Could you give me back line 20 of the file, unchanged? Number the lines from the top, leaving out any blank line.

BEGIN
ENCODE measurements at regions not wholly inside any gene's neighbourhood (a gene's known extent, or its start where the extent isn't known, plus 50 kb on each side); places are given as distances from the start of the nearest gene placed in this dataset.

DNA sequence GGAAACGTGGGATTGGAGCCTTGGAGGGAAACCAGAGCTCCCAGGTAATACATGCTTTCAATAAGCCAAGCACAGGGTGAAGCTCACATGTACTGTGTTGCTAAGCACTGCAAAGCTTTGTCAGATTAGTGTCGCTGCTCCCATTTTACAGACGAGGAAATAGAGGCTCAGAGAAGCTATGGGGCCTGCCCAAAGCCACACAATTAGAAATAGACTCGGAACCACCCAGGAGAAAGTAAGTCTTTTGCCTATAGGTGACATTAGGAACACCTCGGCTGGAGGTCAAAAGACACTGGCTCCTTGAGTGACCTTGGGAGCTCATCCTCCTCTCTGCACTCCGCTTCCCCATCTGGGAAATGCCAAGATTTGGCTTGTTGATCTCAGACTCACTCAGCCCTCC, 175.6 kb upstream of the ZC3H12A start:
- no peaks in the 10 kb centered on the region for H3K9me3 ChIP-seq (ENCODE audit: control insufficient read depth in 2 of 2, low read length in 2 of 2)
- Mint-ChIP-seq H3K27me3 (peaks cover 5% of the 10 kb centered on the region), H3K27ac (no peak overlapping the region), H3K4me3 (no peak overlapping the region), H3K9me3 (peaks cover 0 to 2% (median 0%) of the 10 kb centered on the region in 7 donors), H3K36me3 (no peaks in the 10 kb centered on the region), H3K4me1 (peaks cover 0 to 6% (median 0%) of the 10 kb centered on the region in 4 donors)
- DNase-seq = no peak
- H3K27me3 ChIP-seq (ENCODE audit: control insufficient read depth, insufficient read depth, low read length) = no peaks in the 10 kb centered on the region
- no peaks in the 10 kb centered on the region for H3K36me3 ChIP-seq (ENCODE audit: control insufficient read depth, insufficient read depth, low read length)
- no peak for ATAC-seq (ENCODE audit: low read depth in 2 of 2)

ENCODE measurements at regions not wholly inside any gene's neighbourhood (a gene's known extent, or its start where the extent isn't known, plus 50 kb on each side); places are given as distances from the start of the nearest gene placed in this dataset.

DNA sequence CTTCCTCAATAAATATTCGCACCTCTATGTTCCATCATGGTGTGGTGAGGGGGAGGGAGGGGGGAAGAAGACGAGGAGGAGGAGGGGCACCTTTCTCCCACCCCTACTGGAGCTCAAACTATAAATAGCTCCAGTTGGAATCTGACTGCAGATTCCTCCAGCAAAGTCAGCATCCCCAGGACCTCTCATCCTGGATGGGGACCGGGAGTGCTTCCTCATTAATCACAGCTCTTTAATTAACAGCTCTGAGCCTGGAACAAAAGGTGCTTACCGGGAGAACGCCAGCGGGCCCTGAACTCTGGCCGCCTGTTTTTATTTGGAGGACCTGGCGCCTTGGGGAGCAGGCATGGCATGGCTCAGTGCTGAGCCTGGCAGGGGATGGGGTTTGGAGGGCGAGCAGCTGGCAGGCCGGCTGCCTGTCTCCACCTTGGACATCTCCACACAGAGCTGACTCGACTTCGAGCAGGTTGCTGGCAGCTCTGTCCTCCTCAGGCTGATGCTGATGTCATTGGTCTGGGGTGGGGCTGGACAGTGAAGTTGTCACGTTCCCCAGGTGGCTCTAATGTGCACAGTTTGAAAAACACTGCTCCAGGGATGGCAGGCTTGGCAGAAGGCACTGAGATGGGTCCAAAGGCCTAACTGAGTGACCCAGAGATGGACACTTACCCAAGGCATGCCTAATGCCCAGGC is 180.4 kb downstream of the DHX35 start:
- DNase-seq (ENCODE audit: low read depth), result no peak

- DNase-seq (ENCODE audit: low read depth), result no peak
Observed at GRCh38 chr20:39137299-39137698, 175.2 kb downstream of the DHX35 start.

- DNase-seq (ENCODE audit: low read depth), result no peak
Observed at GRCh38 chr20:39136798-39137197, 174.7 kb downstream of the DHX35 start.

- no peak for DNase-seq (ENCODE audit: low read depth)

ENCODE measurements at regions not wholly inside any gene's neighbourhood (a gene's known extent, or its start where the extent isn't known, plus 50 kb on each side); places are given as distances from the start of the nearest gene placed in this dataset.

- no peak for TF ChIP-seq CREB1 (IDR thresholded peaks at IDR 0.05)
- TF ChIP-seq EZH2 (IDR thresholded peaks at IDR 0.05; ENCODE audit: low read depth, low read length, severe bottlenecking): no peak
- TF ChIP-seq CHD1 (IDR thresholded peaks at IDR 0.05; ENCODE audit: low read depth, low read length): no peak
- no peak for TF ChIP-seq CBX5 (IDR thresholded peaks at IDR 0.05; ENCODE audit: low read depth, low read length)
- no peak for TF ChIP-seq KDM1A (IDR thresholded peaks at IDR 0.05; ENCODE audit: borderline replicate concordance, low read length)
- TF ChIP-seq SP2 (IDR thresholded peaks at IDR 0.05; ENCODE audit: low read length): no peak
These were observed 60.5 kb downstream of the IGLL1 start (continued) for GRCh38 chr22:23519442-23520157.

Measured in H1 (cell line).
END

- TF ChIP-seq CHD1 (IDR thresholded peaks at IDR 0.05; ENCODE audit: low read depth, low read length): no peak